The text for this lesson is Luke 22:1–23
- Jesus is our Passover Lamb, who with His very body and blood grants us forgiveness, life, and salvation.
- Law: I betray my Lord when I sin.
- Gospel: Jesus is the Lamb of God who takes away the sin of the world. With His very body and blood, He grants me forgiveness, life, and salvation.
- In the Lord’s Supper, we receive the forgiveness of sins. Why is this forgiveness such a treasure?
- What do John 1:29; Isaiah 53:7; Revelation 5:12; and 1 Corinthians 5:7 teach us about Jesus and the Passover?
- Jesus sent His disciples to prepare the Passover feast (Luke 22:8–13). Since it was a festival, they reclined at the table (v. 14). The Passover meal involved both eating and teaching. To this point in the meal, Jesus had followed the basic format of the Passover meal, and nothing too out of the ordinary had occurred. Then, with Jesus’ words in 22:19–20, the disciples heard a teaching that had never before been given. What teaching would have surprised the disciples? What now replaces the Passover meal?
- What words in Luke 22:19–20 suggest that Jesus’ death will be a sacrifice? What similar language is used in Isaiah 53:12; Galatians 1:3–5; and 1 Timothy 2:5–6? What does Matthew 26:28 say specifically about Jesus’ blood? In what way do we participate in Jesus’ sacrificial death?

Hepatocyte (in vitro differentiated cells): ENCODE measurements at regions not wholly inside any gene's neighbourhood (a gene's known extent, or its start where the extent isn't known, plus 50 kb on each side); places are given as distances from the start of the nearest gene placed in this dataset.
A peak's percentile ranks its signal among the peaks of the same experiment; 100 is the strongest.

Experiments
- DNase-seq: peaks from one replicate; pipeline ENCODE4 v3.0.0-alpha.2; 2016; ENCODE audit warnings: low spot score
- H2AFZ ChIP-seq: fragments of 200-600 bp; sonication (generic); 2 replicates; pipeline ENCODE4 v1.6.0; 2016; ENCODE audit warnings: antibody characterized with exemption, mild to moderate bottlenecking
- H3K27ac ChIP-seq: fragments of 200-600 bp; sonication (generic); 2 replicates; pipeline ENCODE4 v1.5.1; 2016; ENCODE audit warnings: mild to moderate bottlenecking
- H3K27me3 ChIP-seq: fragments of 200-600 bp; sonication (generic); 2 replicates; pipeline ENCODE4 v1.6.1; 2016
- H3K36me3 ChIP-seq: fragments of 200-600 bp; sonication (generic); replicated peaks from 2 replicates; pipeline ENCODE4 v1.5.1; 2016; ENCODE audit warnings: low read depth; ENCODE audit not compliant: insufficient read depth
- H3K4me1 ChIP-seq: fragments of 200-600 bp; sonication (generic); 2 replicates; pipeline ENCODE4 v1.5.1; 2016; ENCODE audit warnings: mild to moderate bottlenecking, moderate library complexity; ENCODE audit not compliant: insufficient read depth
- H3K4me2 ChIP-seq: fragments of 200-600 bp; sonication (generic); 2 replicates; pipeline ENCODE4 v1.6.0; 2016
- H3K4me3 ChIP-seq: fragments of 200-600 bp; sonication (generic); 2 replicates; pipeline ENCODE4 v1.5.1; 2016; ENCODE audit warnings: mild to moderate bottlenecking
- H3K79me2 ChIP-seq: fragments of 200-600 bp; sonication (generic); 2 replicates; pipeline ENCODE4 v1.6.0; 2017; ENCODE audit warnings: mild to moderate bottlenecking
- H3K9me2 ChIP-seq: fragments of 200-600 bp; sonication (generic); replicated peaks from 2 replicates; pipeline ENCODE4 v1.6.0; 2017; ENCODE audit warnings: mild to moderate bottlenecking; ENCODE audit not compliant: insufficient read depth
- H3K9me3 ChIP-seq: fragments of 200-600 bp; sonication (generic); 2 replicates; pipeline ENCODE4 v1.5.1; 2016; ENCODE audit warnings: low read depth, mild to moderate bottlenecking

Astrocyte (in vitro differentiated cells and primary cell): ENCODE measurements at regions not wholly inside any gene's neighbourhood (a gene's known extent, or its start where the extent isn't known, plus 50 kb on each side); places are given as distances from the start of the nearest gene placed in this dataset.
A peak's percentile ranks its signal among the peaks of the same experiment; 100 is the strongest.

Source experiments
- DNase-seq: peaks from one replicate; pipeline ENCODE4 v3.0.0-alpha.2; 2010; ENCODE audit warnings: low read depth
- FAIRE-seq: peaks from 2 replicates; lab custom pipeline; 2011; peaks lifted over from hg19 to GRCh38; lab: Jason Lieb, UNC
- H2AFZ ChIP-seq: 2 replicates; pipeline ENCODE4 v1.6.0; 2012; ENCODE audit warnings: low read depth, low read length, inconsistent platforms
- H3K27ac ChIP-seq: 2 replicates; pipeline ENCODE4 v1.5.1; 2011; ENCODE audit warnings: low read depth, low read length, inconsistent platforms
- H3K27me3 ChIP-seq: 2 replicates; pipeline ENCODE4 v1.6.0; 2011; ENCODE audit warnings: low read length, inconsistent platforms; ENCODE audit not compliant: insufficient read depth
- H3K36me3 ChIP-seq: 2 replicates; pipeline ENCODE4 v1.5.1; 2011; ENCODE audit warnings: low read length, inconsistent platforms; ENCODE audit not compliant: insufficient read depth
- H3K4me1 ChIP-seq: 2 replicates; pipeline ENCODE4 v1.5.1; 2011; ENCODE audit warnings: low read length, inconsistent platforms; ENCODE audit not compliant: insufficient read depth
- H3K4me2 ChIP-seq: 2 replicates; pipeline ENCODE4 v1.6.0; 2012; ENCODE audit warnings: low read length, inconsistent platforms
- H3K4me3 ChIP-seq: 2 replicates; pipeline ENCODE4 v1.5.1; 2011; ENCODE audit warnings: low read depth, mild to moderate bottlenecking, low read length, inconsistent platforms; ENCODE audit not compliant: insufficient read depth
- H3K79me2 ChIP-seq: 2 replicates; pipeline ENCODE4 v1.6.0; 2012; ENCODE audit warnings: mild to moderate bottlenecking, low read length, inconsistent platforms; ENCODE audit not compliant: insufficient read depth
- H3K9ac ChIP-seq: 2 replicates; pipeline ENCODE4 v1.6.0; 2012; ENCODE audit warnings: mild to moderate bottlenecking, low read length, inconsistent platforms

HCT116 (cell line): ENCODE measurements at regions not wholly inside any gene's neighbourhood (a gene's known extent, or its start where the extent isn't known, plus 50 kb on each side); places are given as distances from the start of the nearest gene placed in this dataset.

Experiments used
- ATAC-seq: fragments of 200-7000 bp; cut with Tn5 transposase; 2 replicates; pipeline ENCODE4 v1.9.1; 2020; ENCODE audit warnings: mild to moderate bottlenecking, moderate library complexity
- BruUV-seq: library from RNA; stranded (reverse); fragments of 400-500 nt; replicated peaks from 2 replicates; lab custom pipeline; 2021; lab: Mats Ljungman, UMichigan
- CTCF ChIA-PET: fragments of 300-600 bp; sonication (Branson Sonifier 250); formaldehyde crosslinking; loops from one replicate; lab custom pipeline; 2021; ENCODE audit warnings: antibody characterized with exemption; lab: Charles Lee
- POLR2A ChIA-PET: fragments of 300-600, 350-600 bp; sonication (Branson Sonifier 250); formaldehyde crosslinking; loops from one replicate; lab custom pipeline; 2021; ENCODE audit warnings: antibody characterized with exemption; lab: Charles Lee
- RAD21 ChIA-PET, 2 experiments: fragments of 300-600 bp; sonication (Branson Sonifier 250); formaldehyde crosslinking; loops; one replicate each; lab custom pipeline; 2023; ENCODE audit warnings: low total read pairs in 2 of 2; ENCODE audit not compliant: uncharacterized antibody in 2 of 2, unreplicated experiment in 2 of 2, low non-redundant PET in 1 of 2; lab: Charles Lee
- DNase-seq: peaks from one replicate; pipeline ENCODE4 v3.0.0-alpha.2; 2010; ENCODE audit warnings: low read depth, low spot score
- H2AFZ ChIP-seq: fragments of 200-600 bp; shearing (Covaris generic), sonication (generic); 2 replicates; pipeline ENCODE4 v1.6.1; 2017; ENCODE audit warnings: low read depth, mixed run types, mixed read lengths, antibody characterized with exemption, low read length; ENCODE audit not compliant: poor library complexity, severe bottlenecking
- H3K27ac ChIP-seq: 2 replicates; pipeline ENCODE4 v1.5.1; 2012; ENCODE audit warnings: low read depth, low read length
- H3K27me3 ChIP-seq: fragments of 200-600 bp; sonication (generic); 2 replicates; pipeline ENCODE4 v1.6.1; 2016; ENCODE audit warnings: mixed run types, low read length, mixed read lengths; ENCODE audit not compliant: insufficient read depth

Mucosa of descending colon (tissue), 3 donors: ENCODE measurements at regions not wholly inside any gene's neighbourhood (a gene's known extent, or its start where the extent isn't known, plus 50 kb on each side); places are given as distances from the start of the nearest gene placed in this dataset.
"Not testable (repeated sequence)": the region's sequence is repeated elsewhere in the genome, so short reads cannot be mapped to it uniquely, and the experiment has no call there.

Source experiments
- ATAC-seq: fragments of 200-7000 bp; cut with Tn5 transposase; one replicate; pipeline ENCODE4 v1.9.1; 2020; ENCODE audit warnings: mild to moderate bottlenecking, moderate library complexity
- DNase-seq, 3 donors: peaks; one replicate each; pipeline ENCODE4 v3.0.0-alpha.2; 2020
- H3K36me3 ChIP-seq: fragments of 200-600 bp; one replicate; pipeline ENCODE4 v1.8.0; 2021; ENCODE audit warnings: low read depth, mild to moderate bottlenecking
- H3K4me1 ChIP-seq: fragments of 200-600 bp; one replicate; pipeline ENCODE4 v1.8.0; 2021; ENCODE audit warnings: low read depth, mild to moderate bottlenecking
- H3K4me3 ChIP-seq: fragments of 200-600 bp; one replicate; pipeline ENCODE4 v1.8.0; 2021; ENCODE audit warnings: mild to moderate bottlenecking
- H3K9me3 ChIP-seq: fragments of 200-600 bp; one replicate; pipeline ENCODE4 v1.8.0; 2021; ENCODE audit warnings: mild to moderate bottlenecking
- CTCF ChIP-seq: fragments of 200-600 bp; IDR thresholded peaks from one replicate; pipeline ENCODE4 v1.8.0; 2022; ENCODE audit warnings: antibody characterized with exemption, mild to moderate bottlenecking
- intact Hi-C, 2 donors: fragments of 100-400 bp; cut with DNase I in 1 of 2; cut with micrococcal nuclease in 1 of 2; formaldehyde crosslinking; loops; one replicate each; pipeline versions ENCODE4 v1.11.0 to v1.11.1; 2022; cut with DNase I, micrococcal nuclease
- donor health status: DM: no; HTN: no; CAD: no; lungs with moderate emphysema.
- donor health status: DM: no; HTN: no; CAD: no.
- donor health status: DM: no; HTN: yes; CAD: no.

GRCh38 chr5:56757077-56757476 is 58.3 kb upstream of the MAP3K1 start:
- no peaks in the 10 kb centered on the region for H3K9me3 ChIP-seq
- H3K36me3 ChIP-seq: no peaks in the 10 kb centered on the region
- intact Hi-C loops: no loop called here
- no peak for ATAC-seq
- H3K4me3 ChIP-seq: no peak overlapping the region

- Where do we find the theme of Jesus as our Passover Lamb in the liturgy? In light of Revelation 19:9 and Isaiah 25:6–8, why is the Lord’s Supper sometimes called a foretaste of the feast to come?
- When Jesus said, “Do this in remembrance of Me” (v. 19), He was directing His disciples to repeat the Lord’s Supper “until He comes” (1 Corinthians 11:26). This phrase could also be translated “Do this for My remembrance,” in other words, so that Jesus would remember the promises He made at the Last Supper. It may seem silly—or even sacrilegious—to speak of reminding God, but this was common language in the Old Testament. Read Genesis 9:14–16 and Exodus 2:23–25. What things caused God to remember His promises? How would this concept fit with the Lord’s Supper?